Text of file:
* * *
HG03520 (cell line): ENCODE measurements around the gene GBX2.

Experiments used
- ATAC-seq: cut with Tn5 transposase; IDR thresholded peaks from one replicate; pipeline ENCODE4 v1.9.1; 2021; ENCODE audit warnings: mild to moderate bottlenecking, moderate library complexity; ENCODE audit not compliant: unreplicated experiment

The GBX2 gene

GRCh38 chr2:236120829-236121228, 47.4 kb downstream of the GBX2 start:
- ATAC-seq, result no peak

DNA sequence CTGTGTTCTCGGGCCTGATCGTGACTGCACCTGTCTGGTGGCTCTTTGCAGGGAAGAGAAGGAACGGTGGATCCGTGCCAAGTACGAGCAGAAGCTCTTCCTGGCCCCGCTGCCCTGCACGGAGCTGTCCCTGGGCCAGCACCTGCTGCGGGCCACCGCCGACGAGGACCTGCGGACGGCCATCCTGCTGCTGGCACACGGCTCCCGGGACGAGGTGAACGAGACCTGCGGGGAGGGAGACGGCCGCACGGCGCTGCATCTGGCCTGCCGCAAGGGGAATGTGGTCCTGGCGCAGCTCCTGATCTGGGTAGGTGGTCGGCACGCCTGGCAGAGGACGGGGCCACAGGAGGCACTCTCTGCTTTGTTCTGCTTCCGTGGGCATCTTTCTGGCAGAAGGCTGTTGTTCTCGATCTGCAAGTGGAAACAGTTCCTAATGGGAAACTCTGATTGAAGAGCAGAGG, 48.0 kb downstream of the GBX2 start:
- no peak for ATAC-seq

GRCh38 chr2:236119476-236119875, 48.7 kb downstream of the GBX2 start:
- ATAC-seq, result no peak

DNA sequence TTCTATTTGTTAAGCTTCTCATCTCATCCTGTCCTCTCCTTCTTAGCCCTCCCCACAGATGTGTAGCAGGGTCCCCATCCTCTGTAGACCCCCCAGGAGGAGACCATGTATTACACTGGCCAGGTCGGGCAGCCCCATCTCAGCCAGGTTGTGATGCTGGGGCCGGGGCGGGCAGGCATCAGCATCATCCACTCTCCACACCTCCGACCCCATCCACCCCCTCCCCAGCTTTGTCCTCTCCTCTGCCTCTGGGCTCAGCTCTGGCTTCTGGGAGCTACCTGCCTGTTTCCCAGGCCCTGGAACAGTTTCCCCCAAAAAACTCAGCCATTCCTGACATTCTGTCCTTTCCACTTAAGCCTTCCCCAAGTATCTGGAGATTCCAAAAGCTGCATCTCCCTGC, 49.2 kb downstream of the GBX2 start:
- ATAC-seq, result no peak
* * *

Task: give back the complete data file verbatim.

HG03520 (cell line): ENCODE measurements around the gene GBX2.

Experiments used
- ATAC-seq: cut with Tn5 transposase; IDR thresholded peaks from one replicate; pipeline ENCODE4 v1.9.1; 2021; ENCODE audit warnings: mild to moderate bottlenecking, moderate library complexity; ENCODE audit not compliant: unreplicated experiment

The GBX2 gene

GRCh38 chr2:236120829-236121228, 47.4 kb downstream of the GBX2 start:
- ATAC-seq, result no peak

DNA sequence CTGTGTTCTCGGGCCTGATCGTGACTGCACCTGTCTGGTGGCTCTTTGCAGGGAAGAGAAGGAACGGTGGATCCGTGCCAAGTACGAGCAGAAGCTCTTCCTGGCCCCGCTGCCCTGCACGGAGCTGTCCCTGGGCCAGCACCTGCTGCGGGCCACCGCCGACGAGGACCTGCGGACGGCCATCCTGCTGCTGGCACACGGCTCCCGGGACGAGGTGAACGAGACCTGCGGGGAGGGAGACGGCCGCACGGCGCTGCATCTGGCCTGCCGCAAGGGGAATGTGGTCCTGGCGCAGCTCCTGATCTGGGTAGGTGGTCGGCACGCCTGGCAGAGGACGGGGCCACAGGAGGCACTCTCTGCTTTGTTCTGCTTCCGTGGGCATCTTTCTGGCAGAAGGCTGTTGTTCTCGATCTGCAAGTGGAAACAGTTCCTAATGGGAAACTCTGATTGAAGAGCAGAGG, 48.0 kb downstream of the GBX2 start:
- no peak for ATAC-seq

GRCh38 chr2:236119476-236119875, 48.7 kb downstream of the GBX2 start:
- ATAC-seq, result no peak

DNA sequence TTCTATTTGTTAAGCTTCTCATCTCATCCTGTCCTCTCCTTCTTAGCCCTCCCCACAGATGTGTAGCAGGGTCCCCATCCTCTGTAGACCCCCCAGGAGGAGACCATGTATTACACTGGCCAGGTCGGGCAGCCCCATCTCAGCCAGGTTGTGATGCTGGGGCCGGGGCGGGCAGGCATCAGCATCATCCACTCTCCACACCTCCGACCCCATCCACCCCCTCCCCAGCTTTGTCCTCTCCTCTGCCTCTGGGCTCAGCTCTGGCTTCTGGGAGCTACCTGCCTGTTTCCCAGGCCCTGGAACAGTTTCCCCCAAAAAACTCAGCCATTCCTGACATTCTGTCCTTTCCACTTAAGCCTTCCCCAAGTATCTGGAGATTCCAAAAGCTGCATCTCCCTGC, 49.2 kb downstream of the GBX2 start:
- ATAC-seq, result no peak